"Tenant in fee simple (or as he is frequently styled, tenant in fee) is he that hath lands, tenements or hereditaments to hold to him and his heirs forever, generally, absolutely and simply, without mentioning what heirs, but referring that to his own pleasure, or the disposition of the law."
The above definition is that of Blackstone (Book II, Ch. 7, p. 104). A fee simple estate is an estate unlimited in time, that is to say, an estate which one holds absolutely, to do with as he pleases (within the law) and which being undisposed of by him at his death goes to his heirs generally, as named by the law. We say that A owns a lot in Chicago; we mean thereby that he owns it in fee simple; that he is not merely a lessee; that he is not merely an owner for life, the real ownership being in another ; but that it is his forever, and that he may sell the entire interest in the land or dispose of it by will. We say that he holds it to himself and his heirs, meaning that no other person except his heirs may claim it if he dies having not disposed of it by deed, will or otherwise; that B cannot claim as remainderman; that C cannot claim it as reversioner, but that X, Y, and Z, A's heirs, can claim it because it was real estate that belonged to A, whom they succeed. The fee to all privately owned land, must be in some one - the party to whom or to whose heirs it must ultimately come. Thus the lot owned by A, may be rented to B, or C may have a life estate therein, but A owns the fee. As owner of the fee he may sell it to M, who then becomes the owner of the fee, subject to the briefer estates that may be held therein.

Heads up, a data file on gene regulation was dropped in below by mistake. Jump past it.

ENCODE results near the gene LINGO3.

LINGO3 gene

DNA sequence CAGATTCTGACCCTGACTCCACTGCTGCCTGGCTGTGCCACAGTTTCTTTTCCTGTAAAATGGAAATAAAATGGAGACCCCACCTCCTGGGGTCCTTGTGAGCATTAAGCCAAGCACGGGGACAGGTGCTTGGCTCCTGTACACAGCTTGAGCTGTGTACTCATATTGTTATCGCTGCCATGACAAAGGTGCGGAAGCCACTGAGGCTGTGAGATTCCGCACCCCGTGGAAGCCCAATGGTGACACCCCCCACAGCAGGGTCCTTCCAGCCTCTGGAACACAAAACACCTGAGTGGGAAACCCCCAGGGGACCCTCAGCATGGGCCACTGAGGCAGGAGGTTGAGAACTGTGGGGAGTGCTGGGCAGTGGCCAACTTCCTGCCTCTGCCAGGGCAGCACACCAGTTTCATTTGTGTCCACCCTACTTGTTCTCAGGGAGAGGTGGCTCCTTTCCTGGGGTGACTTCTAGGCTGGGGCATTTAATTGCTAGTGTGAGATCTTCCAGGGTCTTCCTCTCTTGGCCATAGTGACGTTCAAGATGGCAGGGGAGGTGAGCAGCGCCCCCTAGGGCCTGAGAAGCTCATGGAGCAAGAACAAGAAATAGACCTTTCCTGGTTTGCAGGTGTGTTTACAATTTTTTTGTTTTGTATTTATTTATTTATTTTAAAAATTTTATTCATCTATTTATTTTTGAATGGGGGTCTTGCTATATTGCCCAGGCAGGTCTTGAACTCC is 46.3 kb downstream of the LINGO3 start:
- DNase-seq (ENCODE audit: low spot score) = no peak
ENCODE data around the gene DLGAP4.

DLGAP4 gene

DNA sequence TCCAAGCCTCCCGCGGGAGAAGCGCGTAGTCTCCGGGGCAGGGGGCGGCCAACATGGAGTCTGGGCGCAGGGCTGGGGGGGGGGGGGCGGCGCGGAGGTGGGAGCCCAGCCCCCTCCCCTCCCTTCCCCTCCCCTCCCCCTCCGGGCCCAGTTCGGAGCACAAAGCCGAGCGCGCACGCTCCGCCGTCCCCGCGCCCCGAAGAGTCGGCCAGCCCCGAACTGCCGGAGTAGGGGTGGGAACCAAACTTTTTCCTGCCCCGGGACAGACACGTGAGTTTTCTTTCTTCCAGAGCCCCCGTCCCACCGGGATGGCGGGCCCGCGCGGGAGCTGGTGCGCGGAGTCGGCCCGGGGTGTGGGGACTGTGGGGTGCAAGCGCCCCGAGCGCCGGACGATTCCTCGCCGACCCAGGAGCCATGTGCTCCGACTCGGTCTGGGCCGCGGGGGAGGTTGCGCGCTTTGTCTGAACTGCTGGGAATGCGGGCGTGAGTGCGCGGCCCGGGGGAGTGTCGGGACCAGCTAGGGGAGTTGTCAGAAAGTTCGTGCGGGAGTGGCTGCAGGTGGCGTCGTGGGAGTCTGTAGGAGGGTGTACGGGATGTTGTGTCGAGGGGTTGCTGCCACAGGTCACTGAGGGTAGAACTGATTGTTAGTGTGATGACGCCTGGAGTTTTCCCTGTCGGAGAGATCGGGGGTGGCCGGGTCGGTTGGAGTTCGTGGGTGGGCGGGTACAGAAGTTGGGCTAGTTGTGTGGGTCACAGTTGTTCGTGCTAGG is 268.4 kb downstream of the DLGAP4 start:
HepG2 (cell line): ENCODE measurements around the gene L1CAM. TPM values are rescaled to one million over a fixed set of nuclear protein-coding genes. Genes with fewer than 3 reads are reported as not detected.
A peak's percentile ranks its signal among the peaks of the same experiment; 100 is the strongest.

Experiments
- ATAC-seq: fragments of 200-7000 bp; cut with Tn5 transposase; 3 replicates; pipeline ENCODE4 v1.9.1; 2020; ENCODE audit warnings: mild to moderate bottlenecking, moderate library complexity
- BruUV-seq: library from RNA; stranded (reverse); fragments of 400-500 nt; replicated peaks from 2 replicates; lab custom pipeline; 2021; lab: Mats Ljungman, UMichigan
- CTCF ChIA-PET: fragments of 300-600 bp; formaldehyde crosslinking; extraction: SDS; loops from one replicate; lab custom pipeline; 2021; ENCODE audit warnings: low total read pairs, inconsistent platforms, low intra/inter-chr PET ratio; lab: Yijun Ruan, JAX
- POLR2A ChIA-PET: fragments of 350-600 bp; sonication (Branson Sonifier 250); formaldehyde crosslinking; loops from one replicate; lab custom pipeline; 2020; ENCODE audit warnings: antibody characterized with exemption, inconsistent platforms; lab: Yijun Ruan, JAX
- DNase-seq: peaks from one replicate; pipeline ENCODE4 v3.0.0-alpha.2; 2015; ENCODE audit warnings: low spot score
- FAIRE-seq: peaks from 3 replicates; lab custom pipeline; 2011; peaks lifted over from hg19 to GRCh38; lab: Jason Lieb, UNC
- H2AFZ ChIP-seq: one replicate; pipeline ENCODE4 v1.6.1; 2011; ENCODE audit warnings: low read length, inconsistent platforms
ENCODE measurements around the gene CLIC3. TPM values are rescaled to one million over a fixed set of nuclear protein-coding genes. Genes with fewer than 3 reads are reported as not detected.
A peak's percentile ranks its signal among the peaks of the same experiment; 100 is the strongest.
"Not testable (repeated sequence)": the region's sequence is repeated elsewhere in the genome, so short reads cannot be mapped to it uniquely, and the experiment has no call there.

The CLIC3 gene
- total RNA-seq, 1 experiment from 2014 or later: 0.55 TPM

The fee simple estate was originally the estate which was enfeoffed under the feudal system, in return for service or rent to the lord who allotted it, and was distinguished from lands held allodially, that is, without superior.